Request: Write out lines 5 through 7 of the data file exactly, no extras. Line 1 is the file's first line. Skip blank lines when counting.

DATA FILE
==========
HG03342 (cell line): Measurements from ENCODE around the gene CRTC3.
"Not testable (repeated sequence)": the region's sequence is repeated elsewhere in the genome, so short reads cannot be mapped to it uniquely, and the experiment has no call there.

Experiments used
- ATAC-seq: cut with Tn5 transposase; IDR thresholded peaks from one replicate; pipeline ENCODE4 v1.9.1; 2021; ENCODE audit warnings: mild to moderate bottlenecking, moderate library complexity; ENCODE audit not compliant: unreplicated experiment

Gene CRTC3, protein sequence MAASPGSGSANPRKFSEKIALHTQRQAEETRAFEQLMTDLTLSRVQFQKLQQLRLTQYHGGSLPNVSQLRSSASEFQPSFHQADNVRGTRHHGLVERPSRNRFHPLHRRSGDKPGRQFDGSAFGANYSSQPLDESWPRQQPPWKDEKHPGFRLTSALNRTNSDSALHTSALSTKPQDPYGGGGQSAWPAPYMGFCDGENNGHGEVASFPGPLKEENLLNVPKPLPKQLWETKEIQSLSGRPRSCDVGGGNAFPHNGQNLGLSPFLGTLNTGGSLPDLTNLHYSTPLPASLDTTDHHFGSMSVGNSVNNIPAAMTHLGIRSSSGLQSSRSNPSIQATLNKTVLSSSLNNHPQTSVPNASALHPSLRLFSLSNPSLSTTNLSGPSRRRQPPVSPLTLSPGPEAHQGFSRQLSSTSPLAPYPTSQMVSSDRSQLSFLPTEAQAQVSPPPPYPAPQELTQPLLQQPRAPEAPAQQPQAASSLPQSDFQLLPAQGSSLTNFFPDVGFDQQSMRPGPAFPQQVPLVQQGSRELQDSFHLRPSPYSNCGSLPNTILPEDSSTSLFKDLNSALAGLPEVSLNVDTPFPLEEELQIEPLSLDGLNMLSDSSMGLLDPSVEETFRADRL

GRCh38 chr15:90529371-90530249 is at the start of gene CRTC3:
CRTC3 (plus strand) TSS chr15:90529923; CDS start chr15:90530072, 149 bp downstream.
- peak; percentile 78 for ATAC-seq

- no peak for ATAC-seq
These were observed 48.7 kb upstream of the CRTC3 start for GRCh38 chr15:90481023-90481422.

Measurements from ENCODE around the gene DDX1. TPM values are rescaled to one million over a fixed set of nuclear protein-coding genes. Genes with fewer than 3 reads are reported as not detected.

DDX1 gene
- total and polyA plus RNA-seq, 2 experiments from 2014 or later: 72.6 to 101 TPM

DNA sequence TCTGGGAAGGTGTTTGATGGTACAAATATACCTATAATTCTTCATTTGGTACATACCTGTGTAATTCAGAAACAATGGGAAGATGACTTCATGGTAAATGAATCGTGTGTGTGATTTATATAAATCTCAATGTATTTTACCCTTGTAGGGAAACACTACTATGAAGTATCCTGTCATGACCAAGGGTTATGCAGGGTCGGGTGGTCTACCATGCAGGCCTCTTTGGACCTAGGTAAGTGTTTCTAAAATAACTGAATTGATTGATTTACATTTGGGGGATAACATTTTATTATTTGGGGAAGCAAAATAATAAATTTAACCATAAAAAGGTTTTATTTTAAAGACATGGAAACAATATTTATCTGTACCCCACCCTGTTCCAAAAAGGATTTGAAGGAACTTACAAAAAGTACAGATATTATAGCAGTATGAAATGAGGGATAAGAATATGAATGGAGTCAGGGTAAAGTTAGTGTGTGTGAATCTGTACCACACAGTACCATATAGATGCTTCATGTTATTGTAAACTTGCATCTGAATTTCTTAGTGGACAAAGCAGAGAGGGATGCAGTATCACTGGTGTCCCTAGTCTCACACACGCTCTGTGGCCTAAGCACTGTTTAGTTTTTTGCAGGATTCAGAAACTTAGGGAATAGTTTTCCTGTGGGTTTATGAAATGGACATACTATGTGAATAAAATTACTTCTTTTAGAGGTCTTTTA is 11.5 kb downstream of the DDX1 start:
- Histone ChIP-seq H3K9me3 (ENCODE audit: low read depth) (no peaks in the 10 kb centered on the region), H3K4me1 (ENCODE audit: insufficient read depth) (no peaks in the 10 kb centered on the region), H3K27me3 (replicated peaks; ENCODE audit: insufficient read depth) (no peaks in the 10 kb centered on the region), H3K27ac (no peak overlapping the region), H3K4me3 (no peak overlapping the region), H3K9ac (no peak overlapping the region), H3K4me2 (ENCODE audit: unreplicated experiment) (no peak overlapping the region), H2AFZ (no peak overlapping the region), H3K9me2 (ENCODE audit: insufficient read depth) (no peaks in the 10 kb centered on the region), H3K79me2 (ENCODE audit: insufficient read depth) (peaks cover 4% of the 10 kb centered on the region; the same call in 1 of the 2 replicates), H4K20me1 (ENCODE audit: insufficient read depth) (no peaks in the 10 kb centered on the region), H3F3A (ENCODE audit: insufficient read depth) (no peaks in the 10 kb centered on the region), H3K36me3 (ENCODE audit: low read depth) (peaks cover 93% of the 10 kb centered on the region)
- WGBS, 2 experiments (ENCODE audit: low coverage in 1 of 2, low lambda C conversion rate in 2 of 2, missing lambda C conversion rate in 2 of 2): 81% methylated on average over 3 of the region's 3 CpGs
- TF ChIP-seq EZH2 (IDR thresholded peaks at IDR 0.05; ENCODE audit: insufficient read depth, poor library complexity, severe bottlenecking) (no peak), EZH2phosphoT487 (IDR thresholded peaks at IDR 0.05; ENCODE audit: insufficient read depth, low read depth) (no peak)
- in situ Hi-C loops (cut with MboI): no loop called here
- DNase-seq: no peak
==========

Gene CRTC3, protein sequence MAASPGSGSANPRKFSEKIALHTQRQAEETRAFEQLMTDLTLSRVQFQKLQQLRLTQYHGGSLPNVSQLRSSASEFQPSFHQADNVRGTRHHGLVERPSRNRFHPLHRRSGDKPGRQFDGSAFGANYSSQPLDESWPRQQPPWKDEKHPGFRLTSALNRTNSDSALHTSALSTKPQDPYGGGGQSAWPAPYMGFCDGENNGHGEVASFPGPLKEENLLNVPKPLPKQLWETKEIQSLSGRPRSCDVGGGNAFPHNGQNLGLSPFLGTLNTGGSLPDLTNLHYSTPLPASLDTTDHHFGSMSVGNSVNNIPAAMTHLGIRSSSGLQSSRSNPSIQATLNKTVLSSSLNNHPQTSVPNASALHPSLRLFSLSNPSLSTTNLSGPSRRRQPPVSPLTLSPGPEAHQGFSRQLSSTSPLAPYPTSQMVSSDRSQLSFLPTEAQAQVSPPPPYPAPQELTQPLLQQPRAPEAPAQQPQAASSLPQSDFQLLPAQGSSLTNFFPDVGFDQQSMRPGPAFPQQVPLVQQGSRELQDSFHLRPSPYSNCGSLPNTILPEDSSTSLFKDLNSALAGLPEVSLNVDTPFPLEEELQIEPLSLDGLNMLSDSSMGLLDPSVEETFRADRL

GRCh38 chr15:90529371-90530249 is at the start of gene CRTC3:
CRTC3 (plus strand) TSS chr15:90529923; CDS start chr15:90530072, 149 bp downstream.